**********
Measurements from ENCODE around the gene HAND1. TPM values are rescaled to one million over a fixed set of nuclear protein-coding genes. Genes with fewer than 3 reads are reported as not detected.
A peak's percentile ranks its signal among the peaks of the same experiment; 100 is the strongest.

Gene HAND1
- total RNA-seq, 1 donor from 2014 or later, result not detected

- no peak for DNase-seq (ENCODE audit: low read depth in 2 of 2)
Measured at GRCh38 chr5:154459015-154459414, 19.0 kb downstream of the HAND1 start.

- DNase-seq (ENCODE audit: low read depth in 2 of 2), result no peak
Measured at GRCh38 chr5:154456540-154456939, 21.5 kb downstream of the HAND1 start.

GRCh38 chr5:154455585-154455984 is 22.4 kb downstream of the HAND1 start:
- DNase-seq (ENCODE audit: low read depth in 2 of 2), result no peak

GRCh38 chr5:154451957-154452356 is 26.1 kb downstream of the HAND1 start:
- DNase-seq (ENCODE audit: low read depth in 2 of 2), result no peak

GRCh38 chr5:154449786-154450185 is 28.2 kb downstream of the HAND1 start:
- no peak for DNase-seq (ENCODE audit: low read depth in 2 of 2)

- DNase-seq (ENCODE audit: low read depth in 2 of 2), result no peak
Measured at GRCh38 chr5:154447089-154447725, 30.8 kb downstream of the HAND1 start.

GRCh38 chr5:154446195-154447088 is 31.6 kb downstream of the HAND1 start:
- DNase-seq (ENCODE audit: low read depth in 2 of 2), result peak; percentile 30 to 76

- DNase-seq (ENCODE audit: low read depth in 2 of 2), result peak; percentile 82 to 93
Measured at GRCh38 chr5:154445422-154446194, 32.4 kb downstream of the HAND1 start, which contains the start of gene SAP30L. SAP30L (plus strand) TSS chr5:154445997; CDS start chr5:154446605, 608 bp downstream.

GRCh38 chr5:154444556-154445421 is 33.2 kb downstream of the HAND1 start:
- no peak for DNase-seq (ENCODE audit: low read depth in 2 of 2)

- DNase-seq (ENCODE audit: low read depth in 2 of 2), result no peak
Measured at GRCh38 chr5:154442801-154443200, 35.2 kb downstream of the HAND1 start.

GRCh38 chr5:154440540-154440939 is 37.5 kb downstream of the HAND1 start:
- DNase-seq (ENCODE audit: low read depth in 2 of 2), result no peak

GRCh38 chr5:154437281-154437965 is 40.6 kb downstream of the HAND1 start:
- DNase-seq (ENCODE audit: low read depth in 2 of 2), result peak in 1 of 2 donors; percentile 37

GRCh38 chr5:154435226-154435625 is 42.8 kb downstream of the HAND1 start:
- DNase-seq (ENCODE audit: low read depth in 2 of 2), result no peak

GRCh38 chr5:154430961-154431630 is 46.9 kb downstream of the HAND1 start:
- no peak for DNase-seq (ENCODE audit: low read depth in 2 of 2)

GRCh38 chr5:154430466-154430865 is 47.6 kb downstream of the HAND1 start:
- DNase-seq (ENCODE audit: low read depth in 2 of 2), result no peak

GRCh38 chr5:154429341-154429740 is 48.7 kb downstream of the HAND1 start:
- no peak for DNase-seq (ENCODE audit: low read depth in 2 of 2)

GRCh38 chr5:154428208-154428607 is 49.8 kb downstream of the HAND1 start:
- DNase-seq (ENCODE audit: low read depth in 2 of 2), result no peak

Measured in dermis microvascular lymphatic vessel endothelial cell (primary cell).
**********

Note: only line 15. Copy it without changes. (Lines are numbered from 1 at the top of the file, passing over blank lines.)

- DNase-seq (ENCODE audit: low read depth in 2 of 2), result no peak